Carol Dweck Explains Growth Mindset In Ted Talk Via "Not Yet" Theory
Carol Dweck works as a Lewis and Virginia Eaton Professor of Psychology at Stanford University. She has worked in the field of Psychology for almost 40 years.
The New York native primarily studies human motivation and the things in our control to aid success. In her studies, she has found that beliefs and mindsets are the most important things when it comes to success.
She penned down her findings in her 2006 book 'Mindset: The New Psychology of Success,' and described the book as a bridge between developmental, social, and personality psychology.
Carol Dweck on Mindset and Success
According to Dweck, people’s perspectives on where their skills come from determine their type of mindset. The people who believe that their success is based on their natural talent have a fixed mindset. On the other hand, the people who believe that success is based on hard work, training, and personal development are said to have a growth mindset.
It may be hard to determine one’s mindset right off the bat, but how one reacts to failure is usually a tell-tale sign.
People with a fixed mindset are afraid of failure— because failure undermines their natural talent. Conversely, people with a growth mindset view failure as a tool that helps them learn.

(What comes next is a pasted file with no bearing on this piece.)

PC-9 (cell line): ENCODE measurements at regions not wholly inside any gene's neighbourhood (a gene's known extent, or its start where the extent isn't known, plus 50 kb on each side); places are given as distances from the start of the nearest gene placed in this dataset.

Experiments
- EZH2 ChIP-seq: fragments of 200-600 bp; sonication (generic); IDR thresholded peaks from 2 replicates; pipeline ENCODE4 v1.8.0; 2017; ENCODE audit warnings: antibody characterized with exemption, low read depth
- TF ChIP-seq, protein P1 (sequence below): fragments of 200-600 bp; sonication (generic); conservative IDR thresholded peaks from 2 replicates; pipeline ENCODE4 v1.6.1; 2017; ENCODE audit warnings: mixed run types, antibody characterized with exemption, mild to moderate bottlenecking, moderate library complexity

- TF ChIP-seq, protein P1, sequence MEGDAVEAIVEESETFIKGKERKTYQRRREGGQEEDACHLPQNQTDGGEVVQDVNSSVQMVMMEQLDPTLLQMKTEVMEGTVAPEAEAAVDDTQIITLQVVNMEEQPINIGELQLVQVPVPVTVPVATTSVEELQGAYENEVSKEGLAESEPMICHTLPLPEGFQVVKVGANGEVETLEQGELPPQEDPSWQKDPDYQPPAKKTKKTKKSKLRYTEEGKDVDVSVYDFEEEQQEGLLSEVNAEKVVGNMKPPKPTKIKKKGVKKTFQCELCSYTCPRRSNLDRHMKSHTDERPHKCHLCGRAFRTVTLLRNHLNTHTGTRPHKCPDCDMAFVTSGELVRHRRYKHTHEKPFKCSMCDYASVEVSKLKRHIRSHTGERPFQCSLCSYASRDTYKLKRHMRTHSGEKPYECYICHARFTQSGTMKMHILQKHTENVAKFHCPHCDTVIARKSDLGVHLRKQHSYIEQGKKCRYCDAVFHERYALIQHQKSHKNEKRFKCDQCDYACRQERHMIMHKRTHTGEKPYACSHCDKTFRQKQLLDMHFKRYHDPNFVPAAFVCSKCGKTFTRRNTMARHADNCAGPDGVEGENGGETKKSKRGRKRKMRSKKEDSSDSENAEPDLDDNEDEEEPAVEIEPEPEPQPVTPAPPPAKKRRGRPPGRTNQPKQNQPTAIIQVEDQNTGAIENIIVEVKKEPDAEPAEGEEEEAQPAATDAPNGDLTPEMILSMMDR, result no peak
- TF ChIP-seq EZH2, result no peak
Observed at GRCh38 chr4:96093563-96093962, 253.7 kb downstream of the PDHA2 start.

Carol Dweck Ted Talk Episode on Beliefs & Mindset
In her TED talk 'The Power Of Believing That You Can Improve,' Dweck explained the two concepts of mindset through the concept of “yet” and “not yet.” She used a story about an experiment in a Chicago high school to show how people develop their mindsets related to success.
In the experiment, students had to pass several courses to graduate. Failure to do so resulted in them getting the grade “Not Yet.”
Dweck addressed the practice saying, “I thought that was fantastic, because if you get a failing grade, you think, I'm nothing, I'm nowhere.”
In her other experiment, she wanted to see the power of mindsets in 10-year-olds. So she gave them problems that were slightly too hard for them.
Some children understood their abilities could be developed and said things such as, “I love a challenge” or “I was hoping this would be informative.” Other students, however, felt that this challenge was “catastrophic."
“From their more fixed mindset perspective, their intelligence had been up for judgment, and they failed. Instead of luxuriating in the power of yet, they were gripped in the tyranny of now.”
Changing Mindset Through Correct Rewards
Carol Dweck’s research (A Longitudinal Study and an Intervention) on mindset challenges the common belief that intelligence is something we are born with.
In an interview with The Atlantic, Dweck said that the best way to facilitate and foster intelligence and problem-solving in children was to praise the effort and strategy and not the outcome.
“Praise the effort that led to the outcome or learning progress; tie the praise to it. It’s not just effort, but strategy … so support the student in finding another strategy.”
Dweck runs interventions based on her findings and has also stated that she is developing a theory that puts motivation and mindsets as key tools for social and personality development.